Thursday February 13 2014

Political transition: Uganda comes first

By Editorial

The political season is in full swing which makes it a good time to remind the country’s politicians that Uganda should come first whatever they do.

A taste of how intense the coming months could be has already been described in the recent rumblings of disquiet in the two largest political parties. Internal unrest and twin leadership challenges bubbled more violently under the surface, threatening to boil over.

In the FDC, the removal of Mr Nandala Mafabi as Leader of the Opposition in Parliament now has him fiddling ever more earnestly with the self-destruct button. While at the other end Mr Museveni was leaving nothing to chance, whipping party MPs to fall into line behind him. The unsettling impression created was of a President feeling insecure as he spoke about dark plots and shady schemes by allies-turned-enemies within.

In political terms, what the President and the FDC leader are doing may amount to the delicate business of a purge. Nobody can say with certainty how the affected quarters will react. There could be a temporary retreat of forces, an acceptance of the situation or it could drive the other side underground where it could foment any colour of mischief.

Hopes that the ruling party would go through the healthy and self-cleansing process of a competitive race to choose its leader ahead of 2016 have been diminished by the subterfuge, counter-democracy and pseudo-revolutionary tone evident in the Evelyn Anite motion, which tied MPs hands at its ongoing parliamentary caucus in Kyankwanzi.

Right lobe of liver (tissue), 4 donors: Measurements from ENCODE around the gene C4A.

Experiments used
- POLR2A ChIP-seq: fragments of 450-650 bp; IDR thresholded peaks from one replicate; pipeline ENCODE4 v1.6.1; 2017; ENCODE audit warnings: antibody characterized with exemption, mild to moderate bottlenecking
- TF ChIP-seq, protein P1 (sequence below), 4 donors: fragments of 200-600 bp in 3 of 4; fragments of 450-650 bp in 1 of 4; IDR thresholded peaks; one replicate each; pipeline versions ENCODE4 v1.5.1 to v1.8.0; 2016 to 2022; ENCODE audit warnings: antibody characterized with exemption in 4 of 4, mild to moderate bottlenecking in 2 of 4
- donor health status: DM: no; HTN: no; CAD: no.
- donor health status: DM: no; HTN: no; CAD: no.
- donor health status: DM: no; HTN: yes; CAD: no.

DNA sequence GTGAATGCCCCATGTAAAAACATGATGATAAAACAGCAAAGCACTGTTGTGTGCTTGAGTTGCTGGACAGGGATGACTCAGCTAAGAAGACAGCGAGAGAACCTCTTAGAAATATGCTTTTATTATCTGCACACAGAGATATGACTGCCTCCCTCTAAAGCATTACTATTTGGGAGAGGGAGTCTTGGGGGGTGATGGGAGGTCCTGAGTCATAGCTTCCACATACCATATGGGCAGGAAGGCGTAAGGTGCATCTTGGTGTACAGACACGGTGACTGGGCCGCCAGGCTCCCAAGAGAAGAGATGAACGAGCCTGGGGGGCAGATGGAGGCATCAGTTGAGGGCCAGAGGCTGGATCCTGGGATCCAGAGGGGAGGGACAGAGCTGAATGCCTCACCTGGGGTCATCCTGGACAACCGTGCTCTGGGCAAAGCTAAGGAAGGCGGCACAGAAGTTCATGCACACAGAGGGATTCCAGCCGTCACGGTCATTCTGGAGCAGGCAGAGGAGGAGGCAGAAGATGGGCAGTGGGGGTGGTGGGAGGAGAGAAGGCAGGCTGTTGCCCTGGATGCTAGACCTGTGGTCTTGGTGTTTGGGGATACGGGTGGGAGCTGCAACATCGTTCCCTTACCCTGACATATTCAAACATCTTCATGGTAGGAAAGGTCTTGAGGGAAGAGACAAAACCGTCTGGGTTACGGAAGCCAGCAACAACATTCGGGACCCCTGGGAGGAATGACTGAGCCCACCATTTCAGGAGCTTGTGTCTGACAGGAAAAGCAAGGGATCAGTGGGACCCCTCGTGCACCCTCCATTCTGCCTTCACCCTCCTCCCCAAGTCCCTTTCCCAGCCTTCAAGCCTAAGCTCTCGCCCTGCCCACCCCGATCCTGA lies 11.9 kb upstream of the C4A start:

Couched in half-truths about the alleged benefits of longevity in power, the motion was a contradiction in terms. It professed to uphold democracy, but quickly discouraged “leaders within the party with presidential ambitions from pursuing schemes that compromise cohesion, unity, breed factionalism…”

History has shown that the brand of exclusion politics represented in the Anite motion can have devastating consequences. We hope history is proved wrong in this case.

Uganda’s future hangs in some balance. It bodes an ill wind now that the President’s backers equate their opponents to enemies of the State, thereby bringing a national security dimension to what should, at worst, be a dirty political fight. These backers should be encouraged to embrace the reality that politics is, of necessity, a game fraught with intrigue.